Banner blog
Energy Security and Reliability Part 1 – The energy market

Energy Security and Reliability Part 1 – The energy market


On the 23rd of May we held our latest Reframing Ageing Seminar looking at the issue of Energy Security and Reliability, our guest speakers on the day began by giving us an overview of our current energy market by looking at all the different organisations/factors involved in our bill. This was followed by reviewing the issues around energy security and reliability including the factors behind the September 2017 statewide blackout and the measures being taken to protect our energy in the future.

In this blog post we aim to give a broad overview of the first part of the morning, we'll also include links to documents containing more in-depth information for those who'd like to learn more. In our next blog post we'll include an overview of the second part of the morning.

The energy market - where your money goes

Given that our bills include two components, a supply charge and a usage charge, as consumers, we could be forgiven for thinking that our energy bills mainly consist of the costs for the generation and supply of the power to us and for the actual amount of energy or gas we've used. But in truth the system is much more complex, there are multiple organisations and components which, together, form your final bill:

  • Generation: the wholesaler is the company responsible for generating the electricity and extracting the gas
  • Retail: The retailer/supplier is the company which deals most directly with the customers - they connect customers to the energy they need, manage customer accounts, send out bills and assist with problems when they arise. They also ensure that the fluctuations in the wholesale price of energy are properly managed.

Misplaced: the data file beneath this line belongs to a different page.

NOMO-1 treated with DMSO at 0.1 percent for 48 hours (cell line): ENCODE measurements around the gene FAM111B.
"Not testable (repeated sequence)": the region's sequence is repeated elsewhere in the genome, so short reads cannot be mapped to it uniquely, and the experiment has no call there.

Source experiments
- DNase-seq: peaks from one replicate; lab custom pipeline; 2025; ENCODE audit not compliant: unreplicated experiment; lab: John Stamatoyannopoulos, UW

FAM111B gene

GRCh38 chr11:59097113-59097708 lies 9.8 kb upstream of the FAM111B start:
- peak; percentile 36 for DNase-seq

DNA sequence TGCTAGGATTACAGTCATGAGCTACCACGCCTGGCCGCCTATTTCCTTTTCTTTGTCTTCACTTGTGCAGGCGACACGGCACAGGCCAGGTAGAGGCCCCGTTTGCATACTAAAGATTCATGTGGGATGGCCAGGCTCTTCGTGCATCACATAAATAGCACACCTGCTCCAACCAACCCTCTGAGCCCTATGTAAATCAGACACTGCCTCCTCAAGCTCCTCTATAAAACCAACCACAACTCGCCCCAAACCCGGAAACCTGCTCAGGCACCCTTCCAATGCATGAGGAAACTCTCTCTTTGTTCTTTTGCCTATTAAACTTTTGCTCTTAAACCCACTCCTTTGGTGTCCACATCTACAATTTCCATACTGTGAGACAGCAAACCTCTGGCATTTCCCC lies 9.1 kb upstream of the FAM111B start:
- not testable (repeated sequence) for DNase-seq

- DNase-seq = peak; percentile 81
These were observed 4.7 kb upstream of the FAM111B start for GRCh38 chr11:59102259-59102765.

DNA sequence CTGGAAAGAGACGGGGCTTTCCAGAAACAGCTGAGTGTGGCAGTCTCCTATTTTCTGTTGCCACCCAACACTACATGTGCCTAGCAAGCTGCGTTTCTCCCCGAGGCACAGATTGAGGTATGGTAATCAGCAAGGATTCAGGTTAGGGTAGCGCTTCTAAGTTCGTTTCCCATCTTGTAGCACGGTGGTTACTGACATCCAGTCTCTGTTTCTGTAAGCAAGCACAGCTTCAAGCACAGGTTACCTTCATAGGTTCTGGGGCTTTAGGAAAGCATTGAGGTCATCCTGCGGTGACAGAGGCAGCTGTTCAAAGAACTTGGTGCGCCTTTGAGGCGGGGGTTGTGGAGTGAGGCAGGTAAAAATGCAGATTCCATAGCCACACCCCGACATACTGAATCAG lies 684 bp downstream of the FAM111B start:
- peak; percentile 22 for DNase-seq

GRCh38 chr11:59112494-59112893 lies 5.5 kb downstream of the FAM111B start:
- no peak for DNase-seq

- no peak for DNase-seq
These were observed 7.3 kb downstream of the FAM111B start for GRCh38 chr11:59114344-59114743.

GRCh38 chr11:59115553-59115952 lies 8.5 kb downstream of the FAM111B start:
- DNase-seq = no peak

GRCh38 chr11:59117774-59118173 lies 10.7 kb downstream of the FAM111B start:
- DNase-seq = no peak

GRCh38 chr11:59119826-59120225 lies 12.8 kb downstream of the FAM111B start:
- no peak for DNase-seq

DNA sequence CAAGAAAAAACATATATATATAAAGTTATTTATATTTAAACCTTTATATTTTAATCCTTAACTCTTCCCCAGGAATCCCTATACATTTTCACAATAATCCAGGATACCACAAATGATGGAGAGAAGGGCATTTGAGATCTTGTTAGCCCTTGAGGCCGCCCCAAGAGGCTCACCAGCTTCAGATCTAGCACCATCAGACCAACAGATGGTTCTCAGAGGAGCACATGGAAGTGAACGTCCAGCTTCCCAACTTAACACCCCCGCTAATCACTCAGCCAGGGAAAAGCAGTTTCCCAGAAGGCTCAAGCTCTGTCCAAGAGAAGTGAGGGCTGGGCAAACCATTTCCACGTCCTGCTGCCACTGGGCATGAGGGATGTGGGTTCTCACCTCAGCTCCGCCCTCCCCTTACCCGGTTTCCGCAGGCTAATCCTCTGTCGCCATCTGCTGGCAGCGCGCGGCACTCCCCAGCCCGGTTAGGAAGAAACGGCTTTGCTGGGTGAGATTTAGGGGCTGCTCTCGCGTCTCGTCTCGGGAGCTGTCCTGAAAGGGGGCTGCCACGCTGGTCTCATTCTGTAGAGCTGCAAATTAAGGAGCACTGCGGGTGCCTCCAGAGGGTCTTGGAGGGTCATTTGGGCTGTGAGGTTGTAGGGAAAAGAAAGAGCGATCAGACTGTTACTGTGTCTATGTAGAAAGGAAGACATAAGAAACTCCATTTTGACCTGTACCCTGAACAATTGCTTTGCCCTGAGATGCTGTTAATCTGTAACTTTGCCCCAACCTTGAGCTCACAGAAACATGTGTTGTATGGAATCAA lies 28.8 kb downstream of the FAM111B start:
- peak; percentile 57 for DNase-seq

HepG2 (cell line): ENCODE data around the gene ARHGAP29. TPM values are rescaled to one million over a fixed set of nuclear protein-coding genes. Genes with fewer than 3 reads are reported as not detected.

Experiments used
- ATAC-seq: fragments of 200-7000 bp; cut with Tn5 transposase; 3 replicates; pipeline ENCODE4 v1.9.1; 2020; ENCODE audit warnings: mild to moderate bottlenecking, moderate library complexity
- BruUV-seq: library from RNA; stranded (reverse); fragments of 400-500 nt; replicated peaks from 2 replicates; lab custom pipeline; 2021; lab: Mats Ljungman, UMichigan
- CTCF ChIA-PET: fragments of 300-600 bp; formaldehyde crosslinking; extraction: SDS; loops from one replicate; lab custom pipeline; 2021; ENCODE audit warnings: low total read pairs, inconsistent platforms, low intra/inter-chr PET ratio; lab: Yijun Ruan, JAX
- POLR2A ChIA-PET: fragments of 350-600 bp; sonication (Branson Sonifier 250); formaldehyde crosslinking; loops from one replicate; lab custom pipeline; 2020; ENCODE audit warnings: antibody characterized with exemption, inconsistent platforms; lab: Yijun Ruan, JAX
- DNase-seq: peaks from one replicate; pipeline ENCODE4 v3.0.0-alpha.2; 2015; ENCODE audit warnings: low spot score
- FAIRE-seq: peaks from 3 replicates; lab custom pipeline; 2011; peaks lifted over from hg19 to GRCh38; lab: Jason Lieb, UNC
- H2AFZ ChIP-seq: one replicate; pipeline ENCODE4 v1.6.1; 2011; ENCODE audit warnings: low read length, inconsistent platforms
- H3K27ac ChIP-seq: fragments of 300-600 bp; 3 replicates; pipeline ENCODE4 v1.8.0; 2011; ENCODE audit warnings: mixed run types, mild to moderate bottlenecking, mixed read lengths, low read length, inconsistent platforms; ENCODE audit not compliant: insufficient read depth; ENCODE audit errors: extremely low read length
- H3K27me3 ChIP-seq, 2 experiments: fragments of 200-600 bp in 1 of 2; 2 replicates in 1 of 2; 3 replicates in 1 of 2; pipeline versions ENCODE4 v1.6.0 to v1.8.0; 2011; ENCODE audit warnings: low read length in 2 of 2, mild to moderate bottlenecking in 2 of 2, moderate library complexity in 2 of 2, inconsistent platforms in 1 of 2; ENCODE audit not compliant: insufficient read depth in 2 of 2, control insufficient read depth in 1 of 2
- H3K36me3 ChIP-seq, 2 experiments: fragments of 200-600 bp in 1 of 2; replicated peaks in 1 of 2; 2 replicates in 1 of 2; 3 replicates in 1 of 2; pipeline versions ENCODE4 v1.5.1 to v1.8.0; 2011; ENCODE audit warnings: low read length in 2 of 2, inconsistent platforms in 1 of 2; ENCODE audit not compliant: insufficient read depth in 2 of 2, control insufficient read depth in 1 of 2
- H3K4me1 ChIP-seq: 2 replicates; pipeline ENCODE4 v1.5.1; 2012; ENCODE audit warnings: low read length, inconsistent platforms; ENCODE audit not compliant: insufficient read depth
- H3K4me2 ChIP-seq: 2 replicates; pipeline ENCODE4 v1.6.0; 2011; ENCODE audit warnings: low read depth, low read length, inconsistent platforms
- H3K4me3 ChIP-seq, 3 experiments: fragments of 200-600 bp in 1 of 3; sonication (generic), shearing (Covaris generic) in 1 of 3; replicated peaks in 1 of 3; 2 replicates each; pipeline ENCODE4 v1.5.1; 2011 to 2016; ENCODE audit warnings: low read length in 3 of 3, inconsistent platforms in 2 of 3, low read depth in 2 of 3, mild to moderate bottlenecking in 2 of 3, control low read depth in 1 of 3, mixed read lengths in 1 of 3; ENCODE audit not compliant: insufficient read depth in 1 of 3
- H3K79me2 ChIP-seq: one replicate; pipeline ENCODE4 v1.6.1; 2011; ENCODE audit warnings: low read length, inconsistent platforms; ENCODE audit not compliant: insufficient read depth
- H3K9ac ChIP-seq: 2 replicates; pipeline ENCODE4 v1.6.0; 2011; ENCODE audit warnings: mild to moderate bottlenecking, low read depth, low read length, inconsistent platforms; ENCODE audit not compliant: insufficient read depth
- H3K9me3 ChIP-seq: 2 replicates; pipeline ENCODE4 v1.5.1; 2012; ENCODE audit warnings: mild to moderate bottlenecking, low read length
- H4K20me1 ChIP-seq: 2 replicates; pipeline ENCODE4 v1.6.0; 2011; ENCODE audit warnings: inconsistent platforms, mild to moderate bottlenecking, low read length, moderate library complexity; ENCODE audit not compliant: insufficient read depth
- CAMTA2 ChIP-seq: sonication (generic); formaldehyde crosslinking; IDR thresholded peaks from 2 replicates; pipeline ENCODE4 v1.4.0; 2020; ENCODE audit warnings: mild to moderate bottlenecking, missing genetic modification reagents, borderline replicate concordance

• Network: The network is how the energy gets to our homes and business. Network costs pay the distributors to build and maintain the infrastructure and, through that infrastructure, deliver the energy to where it needs to go.
  • Environmental policies: A small proportion of the bill goes to cover environmental policies which include:
    o government programs to save energy and support the development of renewable energy
    o services such as REES to support households and business to improve energy efficiency
    o Solar FiT - Feed-in Tariff for owners of solar panels


Finally, not part of the bill, but regulation is a key part of any system, the regulators oversee the system and deal with issues as they arise. The Australian Energy Regulator (AER) has key responsibility for regulating energy markets and networks under national energy market legislation and rules. They also liaise with other energy market bodies such AEMC (Australian Energy Market Commission) and AEMO (Australian Energy Market Operator) and assist the ACCC (Australian Competition and Consumer Commission) with energy related issues.


The following links include more information about your energy bill:

For more about energy regulation in Australia visit:

In our next blog post on this topic we'll look at the second discussion of the morning on the issues around energy security and reliability and the steps being taken to safeguard our energy in the future.